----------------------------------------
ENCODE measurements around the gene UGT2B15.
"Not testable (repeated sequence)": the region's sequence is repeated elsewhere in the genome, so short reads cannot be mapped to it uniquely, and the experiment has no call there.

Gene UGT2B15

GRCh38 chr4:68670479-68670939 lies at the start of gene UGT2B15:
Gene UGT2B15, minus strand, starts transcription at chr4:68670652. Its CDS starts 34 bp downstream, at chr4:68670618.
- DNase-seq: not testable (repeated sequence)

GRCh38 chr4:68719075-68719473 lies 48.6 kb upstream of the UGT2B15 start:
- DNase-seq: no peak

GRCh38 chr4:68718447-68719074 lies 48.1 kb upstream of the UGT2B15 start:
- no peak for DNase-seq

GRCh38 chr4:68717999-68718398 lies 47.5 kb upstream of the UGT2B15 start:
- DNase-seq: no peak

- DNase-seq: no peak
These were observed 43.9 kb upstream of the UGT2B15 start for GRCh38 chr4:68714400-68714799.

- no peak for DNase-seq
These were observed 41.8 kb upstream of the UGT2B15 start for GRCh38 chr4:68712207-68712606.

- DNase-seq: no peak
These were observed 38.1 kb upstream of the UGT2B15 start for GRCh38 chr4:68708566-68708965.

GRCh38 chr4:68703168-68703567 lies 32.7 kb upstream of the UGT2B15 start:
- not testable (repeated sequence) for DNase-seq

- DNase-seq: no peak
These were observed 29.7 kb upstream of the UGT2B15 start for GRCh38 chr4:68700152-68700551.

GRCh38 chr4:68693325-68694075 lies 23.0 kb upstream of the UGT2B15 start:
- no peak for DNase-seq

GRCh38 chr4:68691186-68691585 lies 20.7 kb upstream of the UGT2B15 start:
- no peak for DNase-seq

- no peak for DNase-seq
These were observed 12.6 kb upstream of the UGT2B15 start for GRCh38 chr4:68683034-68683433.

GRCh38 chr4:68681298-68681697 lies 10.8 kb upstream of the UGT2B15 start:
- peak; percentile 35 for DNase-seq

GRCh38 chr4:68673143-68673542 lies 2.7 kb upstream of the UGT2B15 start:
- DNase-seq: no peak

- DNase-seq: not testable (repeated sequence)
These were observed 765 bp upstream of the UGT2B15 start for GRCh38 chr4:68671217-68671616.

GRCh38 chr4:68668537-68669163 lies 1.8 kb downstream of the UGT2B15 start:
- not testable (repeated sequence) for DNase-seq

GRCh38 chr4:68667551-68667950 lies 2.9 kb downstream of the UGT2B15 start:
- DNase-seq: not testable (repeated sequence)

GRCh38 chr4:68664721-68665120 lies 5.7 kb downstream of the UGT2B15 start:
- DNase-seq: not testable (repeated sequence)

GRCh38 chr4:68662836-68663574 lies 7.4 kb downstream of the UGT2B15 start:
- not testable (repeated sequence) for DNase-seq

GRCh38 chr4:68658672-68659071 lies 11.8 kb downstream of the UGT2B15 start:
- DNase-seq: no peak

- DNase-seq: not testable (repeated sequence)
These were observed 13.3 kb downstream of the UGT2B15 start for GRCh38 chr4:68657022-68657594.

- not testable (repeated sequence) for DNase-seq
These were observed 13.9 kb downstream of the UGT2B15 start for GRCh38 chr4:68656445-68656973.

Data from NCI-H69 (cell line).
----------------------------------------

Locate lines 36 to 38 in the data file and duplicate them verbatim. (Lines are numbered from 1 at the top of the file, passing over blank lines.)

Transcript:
- not testable (repeated sequence) for DNase-seq

GRCh38 chr4:68667551-68667950 lies 2.9 kb downstream of the UGT2B15 start:
- DNase-seq: not testable (repeated sequence)